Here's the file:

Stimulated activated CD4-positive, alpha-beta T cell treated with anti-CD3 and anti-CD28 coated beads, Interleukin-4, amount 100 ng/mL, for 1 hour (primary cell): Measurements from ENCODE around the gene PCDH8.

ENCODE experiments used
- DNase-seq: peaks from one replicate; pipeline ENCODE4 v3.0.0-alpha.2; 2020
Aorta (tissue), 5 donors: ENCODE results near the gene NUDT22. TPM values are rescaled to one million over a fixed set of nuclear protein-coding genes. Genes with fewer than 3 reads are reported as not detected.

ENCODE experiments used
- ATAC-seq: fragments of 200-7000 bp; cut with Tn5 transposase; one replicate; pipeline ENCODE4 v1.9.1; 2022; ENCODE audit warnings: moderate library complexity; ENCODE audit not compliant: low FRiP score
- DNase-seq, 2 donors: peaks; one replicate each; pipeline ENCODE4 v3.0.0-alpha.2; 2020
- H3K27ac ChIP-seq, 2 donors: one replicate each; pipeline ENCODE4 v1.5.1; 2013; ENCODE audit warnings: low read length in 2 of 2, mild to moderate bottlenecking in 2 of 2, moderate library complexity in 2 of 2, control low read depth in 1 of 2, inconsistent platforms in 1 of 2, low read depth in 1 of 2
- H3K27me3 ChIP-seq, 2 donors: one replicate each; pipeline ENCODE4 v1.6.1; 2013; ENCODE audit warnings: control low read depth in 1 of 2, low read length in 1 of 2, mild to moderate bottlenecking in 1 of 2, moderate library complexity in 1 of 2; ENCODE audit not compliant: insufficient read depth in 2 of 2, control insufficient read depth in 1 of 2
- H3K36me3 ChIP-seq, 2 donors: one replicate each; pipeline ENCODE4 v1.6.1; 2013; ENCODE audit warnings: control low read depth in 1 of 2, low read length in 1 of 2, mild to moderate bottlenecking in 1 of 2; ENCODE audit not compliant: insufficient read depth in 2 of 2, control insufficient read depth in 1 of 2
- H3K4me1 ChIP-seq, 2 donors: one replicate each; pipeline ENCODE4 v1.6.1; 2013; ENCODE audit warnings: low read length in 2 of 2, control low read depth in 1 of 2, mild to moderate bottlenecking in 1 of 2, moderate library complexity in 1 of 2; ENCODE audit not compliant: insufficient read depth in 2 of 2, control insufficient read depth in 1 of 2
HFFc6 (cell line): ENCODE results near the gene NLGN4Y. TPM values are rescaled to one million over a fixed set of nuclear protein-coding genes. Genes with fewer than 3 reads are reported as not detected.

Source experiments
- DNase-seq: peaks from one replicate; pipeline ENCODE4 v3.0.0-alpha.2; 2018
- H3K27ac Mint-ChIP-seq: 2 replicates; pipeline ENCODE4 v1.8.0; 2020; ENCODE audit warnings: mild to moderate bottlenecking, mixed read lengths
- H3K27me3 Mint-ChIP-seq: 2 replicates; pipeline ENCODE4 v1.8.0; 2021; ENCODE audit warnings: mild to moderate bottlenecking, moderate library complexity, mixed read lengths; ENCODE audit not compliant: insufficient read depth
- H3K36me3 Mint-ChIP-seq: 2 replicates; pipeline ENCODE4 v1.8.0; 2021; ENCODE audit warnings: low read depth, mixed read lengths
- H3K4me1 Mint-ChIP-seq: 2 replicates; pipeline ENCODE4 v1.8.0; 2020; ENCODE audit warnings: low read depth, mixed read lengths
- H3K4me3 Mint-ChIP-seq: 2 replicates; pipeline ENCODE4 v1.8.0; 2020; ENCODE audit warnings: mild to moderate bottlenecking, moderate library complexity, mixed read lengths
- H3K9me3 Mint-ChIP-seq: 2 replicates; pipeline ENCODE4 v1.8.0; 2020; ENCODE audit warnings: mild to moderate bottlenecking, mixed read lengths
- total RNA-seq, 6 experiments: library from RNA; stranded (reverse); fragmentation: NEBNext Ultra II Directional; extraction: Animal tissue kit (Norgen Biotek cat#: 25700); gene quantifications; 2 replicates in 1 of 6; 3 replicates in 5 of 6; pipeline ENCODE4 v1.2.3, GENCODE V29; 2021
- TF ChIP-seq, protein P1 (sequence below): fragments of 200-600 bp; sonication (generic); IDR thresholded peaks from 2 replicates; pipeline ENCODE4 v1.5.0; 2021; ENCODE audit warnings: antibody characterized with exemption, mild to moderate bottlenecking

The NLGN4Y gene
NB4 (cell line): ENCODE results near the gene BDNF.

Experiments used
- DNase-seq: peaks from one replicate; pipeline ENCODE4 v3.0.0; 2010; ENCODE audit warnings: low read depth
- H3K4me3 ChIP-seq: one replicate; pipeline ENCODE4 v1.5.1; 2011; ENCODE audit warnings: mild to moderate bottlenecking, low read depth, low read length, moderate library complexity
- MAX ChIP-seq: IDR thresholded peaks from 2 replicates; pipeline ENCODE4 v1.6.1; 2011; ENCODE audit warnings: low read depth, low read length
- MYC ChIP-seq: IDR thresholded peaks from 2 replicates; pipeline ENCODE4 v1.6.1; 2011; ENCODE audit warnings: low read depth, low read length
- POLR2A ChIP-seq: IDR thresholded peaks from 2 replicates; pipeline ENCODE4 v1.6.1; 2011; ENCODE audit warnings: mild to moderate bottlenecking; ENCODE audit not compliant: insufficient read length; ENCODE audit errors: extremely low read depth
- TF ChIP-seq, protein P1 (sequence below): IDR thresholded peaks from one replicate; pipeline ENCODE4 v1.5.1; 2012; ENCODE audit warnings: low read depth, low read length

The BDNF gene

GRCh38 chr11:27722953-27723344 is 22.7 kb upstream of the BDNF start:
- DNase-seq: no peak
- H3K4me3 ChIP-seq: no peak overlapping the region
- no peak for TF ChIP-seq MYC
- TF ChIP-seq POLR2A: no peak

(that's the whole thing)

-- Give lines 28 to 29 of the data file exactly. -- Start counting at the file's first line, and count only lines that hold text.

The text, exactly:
- MAX ChIP-seq: IDR thresholded peaks from 2 replicates; pipeline ENCODE4 v1.6.1; 2011; ENCODE audit warnings: low read depth, low read length
- MYC ChIP-seq: IDR thresholded peaks from 2 replicates; pipeline ENCODE4 v1.6.1; 2011; ENCODE audit warnings: low read depth, low read length